New Report Claims Some Snapchat Employees Spied On Users
A new report from Motherboard reveals that Snapchat employees in the past have abused internal tools in order to glean
information about user emails, user location data, and other types of sensitive data.
What’s particularly worrisome is that some Snapchat employees were said to have used these tools to take a look at photos and videos saved by users.
Citing two former employees, the report does make a point of noting that Snapchat has very stringent rules in place to prevent employees from abusing their power with respect to monitoring user behavior. Still, nothing is fool-proof, which is to say it’s easy for employees tasked with keeping the site safe and secure to use their security privileges in bad faith.
As to why the tools exist in the first place, the report reveals that they were designed to allow Snap employees to provide requisite information to law enforcement authorities in the event of a “court order or subpoena.” The report adds that the tools can also be used to investigate reports of harassment or otherwise offensive or abusive user behavior.
One of the former employees said that data access abuse occurred “a few times” at Snap. That source and another former employee specified the abuse was carried out by multiple individuals. A Snapchat email obtained by Motherboard also shows employees broadly discussing the issue of insider threats and access to data, and how they need to be combatted.
At this point, it remains unclear how widespread — if at all — the data abuse truly was. Indeed, it’s hard to draw any sweeping conclusions from the phrase “a few times.” Still, the larger point is that even our seemingly private correspondence isn’t necessarily as private as we might like to think.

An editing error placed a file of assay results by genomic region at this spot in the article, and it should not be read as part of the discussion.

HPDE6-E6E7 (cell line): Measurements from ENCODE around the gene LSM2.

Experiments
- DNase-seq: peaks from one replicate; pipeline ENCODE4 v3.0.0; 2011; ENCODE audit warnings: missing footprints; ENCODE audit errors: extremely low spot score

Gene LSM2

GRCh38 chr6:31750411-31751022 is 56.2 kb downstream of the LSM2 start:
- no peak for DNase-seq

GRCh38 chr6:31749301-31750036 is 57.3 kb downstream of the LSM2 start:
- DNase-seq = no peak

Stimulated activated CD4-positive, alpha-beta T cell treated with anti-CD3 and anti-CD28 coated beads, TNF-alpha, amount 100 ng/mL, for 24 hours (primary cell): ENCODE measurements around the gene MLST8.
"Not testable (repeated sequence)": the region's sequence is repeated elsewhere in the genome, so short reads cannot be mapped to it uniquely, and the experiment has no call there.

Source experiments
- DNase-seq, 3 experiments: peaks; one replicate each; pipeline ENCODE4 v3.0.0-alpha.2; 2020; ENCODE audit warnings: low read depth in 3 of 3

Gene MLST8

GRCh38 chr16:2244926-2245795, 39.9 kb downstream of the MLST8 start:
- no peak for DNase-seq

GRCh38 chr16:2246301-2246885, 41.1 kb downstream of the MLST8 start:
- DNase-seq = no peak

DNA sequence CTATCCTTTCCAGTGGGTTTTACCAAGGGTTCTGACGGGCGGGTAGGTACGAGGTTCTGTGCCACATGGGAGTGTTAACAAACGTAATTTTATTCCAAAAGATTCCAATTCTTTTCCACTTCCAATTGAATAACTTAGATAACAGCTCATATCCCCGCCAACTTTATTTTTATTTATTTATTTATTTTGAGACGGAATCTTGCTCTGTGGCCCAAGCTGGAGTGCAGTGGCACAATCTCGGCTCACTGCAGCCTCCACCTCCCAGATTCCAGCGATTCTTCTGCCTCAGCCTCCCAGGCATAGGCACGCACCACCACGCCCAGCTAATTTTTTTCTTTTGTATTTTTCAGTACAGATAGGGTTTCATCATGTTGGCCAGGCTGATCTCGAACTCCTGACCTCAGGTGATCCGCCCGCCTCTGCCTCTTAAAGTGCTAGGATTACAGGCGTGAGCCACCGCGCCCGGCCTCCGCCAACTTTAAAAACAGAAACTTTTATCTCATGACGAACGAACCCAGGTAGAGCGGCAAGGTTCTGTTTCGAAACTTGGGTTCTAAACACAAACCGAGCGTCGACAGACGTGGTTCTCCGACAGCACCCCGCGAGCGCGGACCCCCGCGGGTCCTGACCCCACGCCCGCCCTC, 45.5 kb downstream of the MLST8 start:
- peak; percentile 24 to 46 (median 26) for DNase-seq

Responding to the report, a Snapchat spokesperson emphasized that the company keeps “very little data” and that there are internal frameworks designed to limit access “to the data we do have.”
In recent years, Snapchat has put tools in place to monitor the manner in which employees use — and in some cases, abuse — the aforementioned internal tools.
All told, this report doesn’t appear to be anything that could be accurately categorized as a bombshell. That notwithstanding, it helps illustrate that most communications you send and receive online aren’t as private as you may have been led to believe.
To this point, you may recall a report from last month that revealed that Amazon wasn’t exactly upfront about the fact that it employs thousands of employees across the globe who can actively listen to Alexa recordings as part of a plan to improve overall device reliability.
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